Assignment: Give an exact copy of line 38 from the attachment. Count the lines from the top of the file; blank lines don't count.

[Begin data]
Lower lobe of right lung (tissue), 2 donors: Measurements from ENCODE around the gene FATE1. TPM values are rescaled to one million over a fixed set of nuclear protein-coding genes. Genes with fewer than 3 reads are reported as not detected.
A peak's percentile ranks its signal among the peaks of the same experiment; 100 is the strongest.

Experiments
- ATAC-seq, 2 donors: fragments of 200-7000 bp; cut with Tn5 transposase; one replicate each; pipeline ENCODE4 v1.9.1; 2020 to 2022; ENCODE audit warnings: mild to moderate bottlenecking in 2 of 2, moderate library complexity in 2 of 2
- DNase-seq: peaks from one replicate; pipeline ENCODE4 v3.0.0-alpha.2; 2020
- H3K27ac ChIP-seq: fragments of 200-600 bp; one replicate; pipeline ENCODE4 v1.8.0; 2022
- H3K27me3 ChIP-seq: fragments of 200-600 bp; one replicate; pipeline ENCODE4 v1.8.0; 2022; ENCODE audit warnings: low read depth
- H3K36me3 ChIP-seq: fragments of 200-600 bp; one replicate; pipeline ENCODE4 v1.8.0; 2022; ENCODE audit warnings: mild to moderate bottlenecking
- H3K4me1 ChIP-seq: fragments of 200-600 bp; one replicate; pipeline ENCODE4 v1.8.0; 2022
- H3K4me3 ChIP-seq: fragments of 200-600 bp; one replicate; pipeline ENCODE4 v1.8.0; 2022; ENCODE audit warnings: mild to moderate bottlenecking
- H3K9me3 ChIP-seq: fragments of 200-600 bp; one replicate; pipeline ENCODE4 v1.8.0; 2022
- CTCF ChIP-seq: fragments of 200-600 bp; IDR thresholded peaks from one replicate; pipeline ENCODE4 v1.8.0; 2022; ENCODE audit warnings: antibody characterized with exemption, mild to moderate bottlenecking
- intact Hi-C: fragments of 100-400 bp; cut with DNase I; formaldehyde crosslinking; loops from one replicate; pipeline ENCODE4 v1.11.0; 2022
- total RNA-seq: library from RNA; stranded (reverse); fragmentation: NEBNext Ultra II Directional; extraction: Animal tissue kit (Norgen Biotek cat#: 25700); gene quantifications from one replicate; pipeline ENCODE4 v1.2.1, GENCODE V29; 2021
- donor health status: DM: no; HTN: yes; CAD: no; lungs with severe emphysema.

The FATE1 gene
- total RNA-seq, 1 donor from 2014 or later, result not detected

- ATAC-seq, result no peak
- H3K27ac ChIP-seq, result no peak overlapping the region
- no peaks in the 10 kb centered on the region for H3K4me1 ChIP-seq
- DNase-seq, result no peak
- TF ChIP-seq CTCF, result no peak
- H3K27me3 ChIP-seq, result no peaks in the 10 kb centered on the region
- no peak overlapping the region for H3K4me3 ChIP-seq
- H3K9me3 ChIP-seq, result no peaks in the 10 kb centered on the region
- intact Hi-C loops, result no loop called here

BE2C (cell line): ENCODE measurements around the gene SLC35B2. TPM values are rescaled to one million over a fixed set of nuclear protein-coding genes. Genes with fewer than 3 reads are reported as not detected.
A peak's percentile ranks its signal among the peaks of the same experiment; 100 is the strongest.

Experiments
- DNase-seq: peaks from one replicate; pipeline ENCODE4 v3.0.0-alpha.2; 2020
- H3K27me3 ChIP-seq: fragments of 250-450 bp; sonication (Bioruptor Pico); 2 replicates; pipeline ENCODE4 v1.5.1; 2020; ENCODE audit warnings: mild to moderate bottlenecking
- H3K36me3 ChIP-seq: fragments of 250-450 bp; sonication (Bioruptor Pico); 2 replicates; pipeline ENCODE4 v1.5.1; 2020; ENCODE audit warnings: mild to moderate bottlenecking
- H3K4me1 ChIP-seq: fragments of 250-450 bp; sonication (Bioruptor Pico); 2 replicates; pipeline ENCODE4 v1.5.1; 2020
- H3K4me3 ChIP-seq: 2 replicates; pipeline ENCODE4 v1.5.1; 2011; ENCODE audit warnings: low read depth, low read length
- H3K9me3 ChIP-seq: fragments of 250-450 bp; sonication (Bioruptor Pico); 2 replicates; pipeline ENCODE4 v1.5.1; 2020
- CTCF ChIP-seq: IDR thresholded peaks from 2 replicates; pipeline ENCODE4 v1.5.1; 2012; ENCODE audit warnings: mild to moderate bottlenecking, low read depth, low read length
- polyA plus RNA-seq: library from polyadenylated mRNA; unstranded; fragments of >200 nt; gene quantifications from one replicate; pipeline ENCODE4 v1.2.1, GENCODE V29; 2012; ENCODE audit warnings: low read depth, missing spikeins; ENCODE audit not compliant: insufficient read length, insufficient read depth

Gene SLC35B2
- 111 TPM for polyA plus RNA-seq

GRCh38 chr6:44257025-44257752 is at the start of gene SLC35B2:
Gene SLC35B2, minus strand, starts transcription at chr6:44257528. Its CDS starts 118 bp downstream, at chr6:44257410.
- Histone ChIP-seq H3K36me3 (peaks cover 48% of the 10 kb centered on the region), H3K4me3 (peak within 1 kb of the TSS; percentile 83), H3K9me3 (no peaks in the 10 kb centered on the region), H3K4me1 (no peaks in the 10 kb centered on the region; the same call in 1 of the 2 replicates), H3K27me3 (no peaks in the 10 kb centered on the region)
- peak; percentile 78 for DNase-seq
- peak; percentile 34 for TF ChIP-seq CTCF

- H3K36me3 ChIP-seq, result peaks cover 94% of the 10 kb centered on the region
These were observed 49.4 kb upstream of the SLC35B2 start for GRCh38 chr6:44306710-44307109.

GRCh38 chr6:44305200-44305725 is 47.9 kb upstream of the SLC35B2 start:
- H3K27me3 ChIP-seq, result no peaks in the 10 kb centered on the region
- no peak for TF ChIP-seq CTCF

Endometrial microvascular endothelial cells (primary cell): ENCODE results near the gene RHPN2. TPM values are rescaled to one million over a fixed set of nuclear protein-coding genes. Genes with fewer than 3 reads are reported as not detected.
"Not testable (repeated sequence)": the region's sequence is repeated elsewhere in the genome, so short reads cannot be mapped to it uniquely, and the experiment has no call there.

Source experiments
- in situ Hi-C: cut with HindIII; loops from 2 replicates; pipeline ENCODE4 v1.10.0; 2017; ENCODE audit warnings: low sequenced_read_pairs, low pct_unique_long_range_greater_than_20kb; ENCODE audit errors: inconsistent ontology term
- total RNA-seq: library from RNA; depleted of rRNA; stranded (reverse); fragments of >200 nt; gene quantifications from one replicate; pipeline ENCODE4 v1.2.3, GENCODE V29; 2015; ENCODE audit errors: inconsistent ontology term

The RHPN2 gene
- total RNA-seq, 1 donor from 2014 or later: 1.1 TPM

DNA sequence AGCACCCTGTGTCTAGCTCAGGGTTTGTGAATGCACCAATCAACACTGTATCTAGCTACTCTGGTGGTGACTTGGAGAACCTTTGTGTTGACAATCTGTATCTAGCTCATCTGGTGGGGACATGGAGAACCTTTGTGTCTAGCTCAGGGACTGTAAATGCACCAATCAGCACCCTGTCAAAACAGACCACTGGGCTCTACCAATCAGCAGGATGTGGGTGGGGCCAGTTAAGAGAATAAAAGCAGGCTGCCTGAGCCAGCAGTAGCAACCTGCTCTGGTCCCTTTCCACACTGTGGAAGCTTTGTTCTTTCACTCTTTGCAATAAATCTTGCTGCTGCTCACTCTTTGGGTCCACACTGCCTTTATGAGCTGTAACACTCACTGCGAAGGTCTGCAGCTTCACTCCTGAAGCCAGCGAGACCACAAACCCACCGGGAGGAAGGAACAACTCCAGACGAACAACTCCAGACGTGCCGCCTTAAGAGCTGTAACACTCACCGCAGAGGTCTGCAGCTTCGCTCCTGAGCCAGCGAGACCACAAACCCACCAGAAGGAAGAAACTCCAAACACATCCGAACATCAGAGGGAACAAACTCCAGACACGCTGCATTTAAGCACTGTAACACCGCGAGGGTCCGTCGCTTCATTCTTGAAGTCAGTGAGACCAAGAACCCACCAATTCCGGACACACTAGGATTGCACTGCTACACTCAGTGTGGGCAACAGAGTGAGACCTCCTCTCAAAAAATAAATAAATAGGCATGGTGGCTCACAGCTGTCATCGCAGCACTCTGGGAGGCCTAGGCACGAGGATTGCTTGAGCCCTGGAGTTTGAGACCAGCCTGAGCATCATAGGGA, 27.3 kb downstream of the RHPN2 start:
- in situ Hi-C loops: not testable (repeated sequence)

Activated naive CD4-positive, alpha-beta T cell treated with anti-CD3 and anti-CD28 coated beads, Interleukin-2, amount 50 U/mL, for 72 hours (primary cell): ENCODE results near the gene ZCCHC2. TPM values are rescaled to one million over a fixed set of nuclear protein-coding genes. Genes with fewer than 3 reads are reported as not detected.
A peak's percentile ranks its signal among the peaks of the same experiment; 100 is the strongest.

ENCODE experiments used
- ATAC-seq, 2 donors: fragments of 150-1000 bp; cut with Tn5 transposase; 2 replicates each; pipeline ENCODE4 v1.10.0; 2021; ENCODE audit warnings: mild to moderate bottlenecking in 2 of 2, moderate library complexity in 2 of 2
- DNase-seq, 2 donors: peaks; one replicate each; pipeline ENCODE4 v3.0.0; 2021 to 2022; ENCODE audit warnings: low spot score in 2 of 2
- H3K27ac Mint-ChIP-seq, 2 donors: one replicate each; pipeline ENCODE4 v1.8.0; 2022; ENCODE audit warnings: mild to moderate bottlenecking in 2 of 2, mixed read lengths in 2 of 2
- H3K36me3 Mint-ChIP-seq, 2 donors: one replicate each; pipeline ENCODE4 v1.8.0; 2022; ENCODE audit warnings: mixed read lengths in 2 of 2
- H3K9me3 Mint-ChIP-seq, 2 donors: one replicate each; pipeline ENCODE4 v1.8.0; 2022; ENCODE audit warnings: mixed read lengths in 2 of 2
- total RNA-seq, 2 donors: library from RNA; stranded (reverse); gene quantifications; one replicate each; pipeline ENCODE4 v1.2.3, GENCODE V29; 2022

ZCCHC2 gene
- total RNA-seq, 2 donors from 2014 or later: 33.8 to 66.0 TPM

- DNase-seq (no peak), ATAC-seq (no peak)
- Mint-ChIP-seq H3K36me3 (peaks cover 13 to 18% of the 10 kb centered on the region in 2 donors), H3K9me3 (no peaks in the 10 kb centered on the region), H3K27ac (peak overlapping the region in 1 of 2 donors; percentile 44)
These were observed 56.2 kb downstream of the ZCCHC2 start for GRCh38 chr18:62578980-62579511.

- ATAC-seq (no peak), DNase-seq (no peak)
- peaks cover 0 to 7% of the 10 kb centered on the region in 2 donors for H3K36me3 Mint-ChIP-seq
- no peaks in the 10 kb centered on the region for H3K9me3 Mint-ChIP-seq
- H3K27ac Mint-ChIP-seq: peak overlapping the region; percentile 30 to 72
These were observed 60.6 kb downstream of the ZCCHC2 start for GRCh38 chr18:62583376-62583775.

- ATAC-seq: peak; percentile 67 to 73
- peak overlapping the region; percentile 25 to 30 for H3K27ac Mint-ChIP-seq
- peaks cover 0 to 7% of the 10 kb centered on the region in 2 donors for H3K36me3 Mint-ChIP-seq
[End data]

Gene SLC35B2